Phoenix Chinese community shocked by sale of cultural center property

The Chinese Cultural Center has a variety of stores and restaurants that cater to the Chinese community. (Photo by Angelica Cabral/Cronkite News)

Shoppers look around at the Super L Ranch Market in the Chinese Culture Center. (Photo by Angelica Cabral/Cronkite News)

These cans of soda are among the many Chinese goods that the grocer sells. (Photo by Angelica Cabral/Cronkite News)

The outside of one of True North Cos.’ buildings in Scottsdale. They purchased the land of the cultural center in June. (Photo by Angelica Cabral/Cronkite News)

PHOENIX – Members of the Chinese community in the Valley say they were caught off guard by the sudden sale of the property where their cultural center is located.

Since being built in 1997, the center has been the site of many social and cultural events catering to those of Chinese descent living in Arizona. But now, members say they’re in a fight to save the center after True North Cos., based in Scottsdale, purchased the land on which it sits for $10.5 million in June.

Andy Zhang, vice president of the Arizona Asian Alliance, said True North has expressed potentially willing to sell the property back to the Asian community for $30 million.

Zhang also said members of the Phoenix Chinese community have expressed interest in purchasing the site, but have been unable to do so because of issues with the first owner, China National Cereals, Oils and Foodstuffs Corp.

“It’s not about the money, we want to do what we can to save the cultural center. It’s part of Arizona culture. It’s become part of our heritage,” Zhang said. “It would serve and benefit the entire community in the long run. I don’t want to position this as a battle of money.”

As part of its efforts to save the center, the alliance has held several demonstrations at the site and has presented its case to Phoenix Mayor Greg Stanton.

Zhang also said that former mayor Phil Gordon jumped in to help, becoming part of the conversations with True North, something Zhang sees as potential progress.

Zhang said word of the sale spread after a community member posted an email on social media. He said the email from True North said people could come and pick up whatever Chinese artifacts they wanted from the site before the company moved them.

He added the community was kept in the dark about the sale, and they are now asking questions about how and why this happened without their knowledge.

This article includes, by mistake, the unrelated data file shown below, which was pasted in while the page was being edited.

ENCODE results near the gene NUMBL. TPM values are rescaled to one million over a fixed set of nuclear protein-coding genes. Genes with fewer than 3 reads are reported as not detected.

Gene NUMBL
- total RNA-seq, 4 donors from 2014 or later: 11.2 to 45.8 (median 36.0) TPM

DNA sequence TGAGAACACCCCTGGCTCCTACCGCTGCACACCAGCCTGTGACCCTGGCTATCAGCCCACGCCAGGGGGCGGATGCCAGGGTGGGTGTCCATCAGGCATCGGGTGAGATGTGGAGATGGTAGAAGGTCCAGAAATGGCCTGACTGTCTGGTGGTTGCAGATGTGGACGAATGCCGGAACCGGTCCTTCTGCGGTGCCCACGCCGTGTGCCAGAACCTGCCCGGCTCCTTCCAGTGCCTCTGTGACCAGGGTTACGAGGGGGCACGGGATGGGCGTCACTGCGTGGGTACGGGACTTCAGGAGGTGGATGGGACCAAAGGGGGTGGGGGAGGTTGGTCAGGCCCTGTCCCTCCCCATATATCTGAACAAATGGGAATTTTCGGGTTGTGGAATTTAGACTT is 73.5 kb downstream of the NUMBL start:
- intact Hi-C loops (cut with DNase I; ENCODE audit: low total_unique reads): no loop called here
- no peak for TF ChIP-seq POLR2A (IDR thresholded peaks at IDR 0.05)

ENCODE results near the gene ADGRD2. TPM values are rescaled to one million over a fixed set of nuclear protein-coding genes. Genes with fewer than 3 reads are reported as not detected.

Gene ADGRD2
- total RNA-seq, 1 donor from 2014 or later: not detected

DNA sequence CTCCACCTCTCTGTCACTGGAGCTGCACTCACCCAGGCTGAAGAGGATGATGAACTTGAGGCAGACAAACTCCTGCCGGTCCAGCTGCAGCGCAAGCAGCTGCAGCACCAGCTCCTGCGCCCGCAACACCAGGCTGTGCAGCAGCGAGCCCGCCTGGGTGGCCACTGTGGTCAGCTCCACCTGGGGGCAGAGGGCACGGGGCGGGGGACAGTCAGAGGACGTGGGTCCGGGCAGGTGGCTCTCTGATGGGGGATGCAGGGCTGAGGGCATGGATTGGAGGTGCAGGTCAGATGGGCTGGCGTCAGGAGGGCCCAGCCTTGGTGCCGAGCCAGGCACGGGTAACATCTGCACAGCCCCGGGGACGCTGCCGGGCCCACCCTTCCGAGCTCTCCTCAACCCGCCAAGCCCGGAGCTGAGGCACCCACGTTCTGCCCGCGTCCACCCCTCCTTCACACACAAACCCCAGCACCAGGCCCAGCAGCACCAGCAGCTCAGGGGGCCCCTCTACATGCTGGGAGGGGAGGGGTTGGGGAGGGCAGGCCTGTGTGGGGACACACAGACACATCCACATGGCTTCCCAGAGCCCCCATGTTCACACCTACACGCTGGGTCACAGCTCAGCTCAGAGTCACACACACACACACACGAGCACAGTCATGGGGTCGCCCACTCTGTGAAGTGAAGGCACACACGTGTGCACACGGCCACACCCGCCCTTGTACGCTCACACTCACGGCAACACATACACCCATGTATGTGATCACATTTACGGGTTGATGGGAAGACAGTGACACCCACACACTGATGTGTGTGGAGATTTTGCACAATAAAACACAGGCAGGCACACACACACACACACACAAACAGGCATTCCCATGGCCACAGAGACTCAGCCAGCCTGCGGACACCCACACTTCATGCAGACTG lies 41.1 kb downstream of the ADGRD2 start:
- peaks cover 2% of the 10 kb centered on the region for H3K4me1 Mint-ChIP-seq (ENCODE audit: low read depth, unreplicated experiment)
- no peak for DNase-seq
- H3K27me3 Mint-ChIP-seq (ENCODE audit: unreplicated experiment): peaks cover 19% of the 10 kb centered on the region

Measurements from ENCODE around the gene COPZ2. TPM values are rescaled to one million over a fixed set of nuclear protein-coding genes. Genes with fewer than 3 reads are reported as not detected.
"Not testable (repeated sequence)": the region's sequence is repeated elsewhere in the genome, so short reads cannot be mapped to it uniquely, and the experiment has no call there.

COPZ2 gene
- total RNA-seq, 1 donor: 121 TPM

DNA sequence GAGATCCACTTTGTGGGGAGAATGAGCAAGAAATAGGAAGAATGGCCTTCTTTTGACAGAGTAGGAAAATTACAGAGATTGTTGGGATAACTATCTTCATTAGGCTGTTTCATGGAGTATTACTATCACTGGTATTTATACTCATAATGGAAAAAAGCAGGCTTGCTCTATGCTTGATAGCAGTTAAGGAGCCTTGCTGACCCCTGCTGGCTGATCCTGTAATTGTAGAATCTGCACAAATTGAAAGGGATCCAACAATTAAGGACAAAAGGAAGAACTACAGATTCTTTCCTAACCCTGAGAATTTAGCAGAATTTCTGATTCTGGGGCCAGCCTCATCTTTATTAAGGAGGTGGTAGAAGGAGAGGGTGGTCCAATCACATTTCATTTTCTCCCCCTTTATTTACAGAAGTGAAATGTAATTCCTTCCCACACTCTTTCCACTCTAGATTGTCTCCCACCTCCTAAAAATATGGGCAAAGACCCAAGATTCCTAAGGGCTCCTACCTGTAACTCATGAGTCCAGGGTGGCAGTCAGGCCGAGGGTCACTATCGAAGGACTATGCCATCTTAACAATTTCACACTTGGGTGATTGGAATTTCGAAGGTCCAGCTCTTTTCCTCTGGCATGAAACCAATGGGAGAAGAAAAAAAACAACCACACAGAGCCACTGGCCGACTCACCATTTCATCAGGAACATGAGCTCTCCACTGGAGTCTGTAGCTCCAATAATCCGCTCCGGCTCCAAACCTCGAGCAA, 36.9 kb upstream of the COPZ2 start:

“I’m not here to accuse anybody, but certainly there are some anomalies,” Zhang said. “The people in the community, they’re asking for answers.”

The site was built by Chinese designers, artisans and artists, and it includes stones from a quarry that is now protected by the Chinese government, meaning essentially, it cannot be recreated.

“The architecture shouldn’t be changed,” Zhang said. “Those things, they can’t really be moved. You move them, they’re lost.”

The Super L Ranch Market, a staple of the center since the beginning, had its last day of business Saturday after it was given a 30-day notice to vacate its space by True North.

Employee Grace Ling said the market plans to reopen on Sept. 6 in two locations, a main store in Scottsdale and a bakery in Mesa.

Ling said they didn’t want to move, and they’ve always paid their rent on time.

“They don’t want to improve anything, they just want to get rid of us,” she said.

True North did not respond to multiple requests for comment.

However, CEO David Tedesco told he Arizona Republic some tenants would have the option to stay although it’s unclear which locations had that opportunity.

The alliance also has tried to get a historical preservation designation.

Michelle Dodds, a Phoenix historic preservation officer, said that since the property is relatively new, in historic terms, it would be a challenge for it to gain that kind of status.

Dodds said only one property under 50 years old has achieved designation – the Santa Rita Center, where Cesar Chavez fasted during the civil rights struggle.

More than 7,000 people have signed a petition to save the center.

“You know, it has a lot of meaning to the people that signed it, but when it comes to designation, you have to have context for the significance,” Dodds said.

According to documents from the Historic Preservation Office, it considers significance, age and integrity when deciding whether or not to give a property designation.

The Cultural Center does not fit the age requirement, and it’s unclear whether it meets the integrity criteria. Thus, the Chinese community must prove significance.

Members of the Chinese community said they will continue talks with True North. Zhang said the Chinese United Association of Greater Phoenix is waiting to comment publicly about the progress.

“We respect that (David Tedesco is) the owner. We want to work out a solution that in the end, both sides will be happy,” Zhang said.